On Air: Get Out On The Water, It's Worth Every Penny
Great Lakes Boating & Marine Trades - News


Dave White, New York Sea Grant, Recreation and Tourism Specialist, P: 315-312- 3042, E: dgw9@cornell.edu

Syracuse, NY, July 1, 2022 - Central New York boating season is here and even though it may cost you a bit more at the pump to be out on the water, Dave White from New York Sea Grant says it’s still affordable and worth every penny.

"This is just a great time of year to be thinking about all the variety and great ways to get out on the water," he says.

This information was shared during a 10+ minute long segment that aired on several 93Q programs, including Street Talk and Ted and Amy in the Morning. 93Q broadcasts on WNTQ-FM in the greater Syracuse region.

You can listen to White's full conversation on 93Q, which starts just after 13 mins 50 seconds in on the clip below ...


If you don't see the player above, it's because you're using a non-Flash device (eg, iPhone or iPad). You can download the mp3 file by clicking here (mp3). It may take a few minutes to download, so please be patient.

Full Transcript: 

Speaker1: [00:00:04] Welcome to Street Talk, a public affairs presentation of Cumulus Media aired on our Cumulus stations in Syracuse. Street Talk is a weekly show keeping you in touch with the individuals and organizations that work for and serve our community. Where your hosts TED and AMY.

Speaker1: [00:13:46] Central New York boating season is here. And even though it may cost you a bit more at the pump to be out on the water, Dave White from the New York Sea Grant says it's still affordable [00:14:00] and worth every penny.

Speaker2: [00:14:01] As you and I have talked many times, and I just love being being on with you because of your excitement and enthusiasm for all of the water resources we have, whether it's something we're doing in the winter, spring, summer fall, we are a four season, you know, community of waterways. And, you know, we're now kicking into summer and a lot of people have had a great spring out on the water. They've tried to get the boats out early. I've seen a lot of kayakers and canoers and Paddle Boarders, so it's been a fabulous [00:14:30] spring and welcome to summer now. So, you know, this is just a great time of year to be thinking about all the variety and great ways to get out on the water.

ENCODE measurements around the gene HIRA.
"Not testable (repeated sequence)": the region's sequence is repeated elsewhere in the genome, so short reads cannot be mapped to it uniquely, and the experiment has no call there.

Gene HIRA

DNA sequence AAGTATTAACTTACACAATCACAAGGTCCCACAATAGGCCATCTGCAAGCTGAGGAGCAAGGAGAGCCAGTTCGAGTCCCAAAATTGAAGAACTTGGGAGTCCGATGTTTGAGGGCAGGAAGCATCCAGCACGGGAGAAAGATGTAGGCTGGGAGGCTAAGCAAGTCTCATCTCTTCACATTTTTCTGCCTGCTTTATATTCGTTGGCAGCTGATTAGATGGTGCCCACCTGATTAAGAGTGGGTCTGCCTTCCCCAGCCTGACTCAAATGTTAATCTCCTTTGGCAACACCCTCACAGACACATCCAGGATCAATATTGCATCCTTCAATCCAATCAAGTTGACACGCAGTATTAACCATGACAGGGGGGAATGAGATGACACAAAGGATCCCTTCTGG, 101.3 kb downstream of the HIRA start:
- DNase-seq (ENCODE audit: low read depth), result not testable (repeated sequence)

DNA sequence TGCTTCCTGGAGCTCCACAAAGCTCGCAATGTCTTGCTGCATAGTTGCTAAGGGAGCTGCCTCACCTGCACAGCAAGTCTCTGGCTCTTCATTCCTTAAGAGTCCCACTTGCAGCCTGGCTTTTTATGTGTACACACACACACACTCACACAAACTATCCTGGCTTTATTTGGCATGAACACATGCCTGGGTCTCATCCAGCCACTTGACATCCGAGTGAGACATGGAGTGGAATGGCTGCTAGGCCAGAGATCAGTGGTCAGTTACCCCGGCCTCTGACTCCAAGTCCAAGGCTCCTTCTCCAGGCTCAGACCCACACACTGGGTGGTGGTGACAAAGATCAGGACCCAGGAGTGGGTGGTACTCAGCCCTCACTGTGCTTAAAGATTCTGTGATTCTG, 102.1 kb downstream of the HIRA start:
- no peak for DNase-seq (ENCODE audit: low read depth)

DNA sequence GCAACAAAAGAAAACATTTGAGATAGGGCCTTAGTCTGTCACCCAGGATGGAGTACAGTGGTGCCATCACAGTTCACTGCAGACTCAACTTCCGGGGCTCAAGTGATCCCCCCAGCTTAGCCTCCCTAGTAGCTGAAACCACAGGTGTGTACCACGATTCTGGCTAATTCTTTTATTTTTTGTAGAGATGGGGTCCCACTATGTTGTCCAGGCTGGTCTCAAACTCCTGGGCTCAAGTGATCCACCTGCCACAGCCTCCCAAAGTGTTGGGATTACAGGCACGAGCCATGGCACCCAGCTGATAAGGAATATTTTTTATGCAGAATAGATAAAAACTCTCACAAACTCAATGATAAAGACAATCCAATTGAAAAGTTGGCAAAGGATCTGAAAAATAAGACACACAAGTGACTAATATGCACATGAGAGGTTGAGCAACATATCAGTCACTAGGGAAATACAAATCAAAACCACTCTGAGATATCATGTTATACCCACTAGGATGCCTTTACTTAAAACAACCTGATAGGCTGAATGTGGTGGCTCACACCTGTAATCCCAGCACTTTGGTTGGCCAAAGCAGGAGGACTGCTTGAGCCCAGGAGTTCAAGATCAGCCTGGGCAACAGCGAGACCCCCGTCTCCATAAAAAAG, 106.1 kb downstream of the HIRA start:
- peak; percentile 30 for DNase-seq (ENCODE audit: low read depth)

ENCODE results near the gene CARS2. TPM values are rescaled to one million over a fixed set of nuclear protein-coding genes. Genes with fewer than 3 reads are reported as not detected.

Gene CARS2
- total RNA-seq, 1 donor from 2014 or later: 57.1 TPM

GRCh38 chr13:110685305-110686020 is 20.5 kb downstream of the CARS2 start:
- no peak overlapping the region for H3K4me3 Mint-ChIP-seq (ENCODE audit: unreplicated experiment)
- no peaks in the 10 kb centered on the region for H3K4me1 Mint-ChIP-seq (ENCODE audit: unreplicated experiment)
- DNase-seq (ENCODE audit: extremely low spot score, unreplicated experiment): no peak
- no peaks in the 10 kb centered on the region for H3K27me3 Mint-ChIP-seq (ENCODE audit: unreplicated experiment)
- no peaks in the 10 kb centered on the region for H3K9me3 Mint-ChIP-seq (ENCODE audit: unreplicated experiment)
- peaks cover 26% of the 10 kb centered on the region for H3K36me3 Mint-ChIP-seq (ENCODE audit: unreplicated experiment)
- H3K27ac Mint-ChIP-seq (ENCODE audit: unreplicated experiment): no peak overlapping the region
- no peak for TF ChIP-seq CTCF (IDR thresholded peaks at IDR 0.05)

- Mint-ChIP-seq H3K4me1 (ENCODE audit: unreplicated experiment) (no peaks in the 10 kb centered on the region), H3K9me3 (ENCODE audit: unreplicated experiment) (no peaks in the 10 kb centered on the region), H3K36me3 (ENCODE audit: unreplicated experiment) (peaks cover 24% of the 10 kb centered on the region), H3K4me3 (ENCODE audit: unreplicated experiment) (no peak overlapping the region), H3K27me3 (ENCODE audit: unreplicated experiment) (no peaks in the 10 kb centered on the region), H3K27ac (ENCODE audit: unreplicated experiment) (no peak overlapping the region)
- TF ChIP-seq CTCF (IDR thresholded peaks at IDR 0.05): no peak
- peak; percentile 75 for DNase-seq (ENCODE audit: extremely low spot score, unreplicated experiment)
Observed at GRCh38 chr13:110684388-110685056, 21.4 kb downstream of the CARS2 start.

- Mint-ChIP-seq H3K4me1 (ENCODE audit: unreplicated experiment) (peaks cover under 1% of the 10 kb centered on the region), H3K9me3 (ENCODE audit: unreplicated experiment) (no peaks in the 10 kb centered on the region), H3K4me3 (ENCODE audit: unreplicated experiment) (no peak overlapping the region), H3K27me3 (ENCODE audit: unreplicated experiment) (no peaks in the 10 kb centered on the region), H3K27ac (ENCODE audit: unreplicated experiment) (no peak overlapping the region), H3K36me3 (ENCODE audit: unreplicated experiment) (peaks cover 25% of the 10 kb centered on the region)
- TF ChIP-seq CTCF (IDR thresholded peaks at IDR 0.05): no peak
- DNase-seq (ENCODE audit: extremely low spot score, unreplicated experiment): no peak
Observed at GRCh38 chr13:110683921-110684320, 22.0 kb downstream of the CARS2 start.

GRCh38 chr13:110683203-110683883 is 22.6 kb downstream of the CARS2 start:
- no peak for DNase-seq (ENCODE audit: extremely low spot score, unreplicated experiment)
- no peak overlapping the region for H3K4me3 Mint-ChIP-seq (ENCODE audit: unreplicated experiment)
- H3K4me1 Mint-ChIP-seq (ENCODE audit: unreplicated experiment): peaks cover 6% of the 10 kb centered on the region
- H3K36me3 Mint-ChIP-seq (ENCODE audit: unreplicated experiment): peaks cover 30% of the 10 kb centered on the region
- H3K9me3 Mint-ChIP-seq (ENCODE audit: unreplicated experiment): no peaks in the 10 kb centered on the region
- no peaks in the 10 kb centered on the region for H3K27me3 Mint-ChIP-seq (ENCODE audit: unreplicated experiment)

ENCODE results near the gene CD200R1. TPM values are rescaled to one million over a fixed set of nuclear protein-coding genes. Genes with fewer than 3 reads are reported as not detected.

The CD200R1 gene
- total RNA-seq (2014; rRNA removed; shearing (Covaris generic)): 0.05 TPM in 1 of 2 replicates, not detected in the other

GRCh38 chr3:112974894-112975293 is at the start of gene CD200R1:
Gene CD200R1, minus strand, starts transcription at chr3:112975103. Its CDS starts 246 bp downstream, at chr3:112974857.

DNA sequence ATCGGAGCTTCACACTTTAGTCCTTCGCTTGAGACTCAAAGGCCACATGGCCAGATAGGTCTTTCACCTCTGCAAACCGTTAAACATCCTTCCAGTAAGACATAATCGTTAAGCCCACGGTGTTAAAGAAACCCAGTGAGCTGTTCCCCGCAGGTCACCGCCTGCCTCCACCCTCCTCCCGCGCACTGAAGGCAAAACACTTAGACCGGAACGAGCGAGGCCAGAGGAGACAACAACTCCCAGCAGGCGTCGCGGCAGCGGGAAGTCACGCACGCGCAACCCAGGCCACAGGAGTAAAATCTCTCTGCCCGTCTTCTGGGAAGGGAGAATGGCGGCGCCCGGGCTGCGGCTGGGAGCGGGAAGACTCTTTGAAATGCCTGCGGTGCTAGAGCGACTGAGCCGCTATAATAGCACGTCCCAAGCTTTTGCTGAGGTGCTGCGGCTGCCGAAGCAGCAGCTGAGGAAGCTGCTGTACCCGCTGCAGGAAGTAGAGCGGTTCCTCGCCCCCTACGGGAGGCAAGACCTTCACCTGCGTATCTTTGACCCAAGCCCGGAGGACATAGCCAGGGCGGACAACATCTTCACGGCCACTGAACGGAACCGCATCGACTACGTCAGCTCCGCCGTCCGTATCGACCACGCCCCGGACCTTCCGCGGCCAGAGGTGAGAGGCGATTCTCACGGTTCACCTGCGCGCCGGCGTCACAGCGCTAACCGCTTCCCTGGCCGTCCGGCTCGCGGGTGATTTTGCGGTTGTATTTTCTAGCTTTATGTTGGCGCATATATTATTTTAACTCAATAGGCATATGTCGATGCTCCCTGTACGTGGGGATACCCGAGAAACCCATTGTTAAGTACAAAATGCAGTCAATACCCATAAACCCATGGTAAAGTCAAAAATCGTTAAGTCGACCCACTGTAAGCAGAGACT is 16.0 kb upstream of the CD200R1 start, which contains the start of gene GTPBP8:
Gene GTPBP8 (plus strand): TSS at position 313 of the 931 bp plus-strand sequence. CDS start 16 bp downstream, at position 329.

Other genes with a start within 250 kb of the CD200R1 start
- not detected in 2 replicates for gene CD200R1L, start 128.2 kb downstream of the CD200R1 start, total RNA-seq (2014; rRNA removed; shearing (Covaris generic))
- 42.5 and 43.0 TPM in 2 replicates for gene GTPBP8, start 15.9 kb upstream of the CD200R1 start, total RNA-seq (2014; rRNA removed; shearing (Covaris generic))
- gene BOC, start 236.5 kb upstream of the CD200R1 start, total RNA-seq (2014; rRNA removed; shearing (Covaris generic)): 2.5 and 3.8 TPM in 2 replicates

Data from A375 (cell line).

Speaker3: [00:14:37] I remember talking to you in 2020 when a lot of people were trying boating for one of the first times or buying a boat because they needed to have something that wasn't surrounded by other people. And it's always kind of been that way when it comes to boating.

Speaker2: [00:14:51] It has, you know, and it gets us out into the resources that we all love, which, you know, is one of the reasons we all love to live in this part of New York [00:15:00] with the great waterways that we have. But it is just such a family friendly friend, friendly, if you will, or just very personal. I want to get out on my own and our waterways give us that opportunity, whether you're a kayak canoer, a paddleboarder, you know, powerboater or sailboater or yachter or, you know, it just gives us that opportunity for the depth and breadth to really enjoy our resources really twenty four seven. A lot of folks are out late evening into the night, fishing early morning. [00:15:30] So our waterways are so diverse and the opportunity is so diverse. It just, it provides that for all of us.

Speaker3: [00:15:36] I know that we have become more stringent on the rules when it comes to boating. So can you run that down again just regarding who can operate a boat and ages and certification and all that?

Speaker2: [00:15:49] Absolutely. And you know, I even forget what the specific year is if I don't look it up myself. And I do that intentionally with folks to say by 2025, [00:16:00] everyone who operates a motorized vessel on the waterways of New York will have to have taken the eight hour course. And that course is taught by our good friends at the Coast Guard Auxiliary, the Power Squadron, you know, our Sheriff's departments, our volunteers with the state program. And you can also take it online. And, you know, it is ratcheting up. I think we're into maybe the upper twenties, early thirties, if you're, if you're of that age or younger, you have to have taken it. But we're [00:16:30] all going to have to have taken it by 2025. And it's a great course. I'm a volunteer instructor for it. And I also remind folks that own boats also by taking the course, a lot of the insurance companies will give you a price break on your insurance because you have demonstrated that you're going to be a safe and clean operator. So there's also an economic value to, to folks as well as being safe, you know, out on the waterways, making sure that everybody on board is safe and secure so that we all have a great time when you're out on the water.

Speaker3: [00:16:59] You know, we're very [00:17:00] lucky around here because I think if you don't own a boat, there's places that rent them. I mean, I know there's places now that if you rent a specific cottage or whatever it comes with a boat, it's just I think people who decide to do that, you can't just jump willy nilly into operating a boat. You really have to find what you're doing before you actually experience it.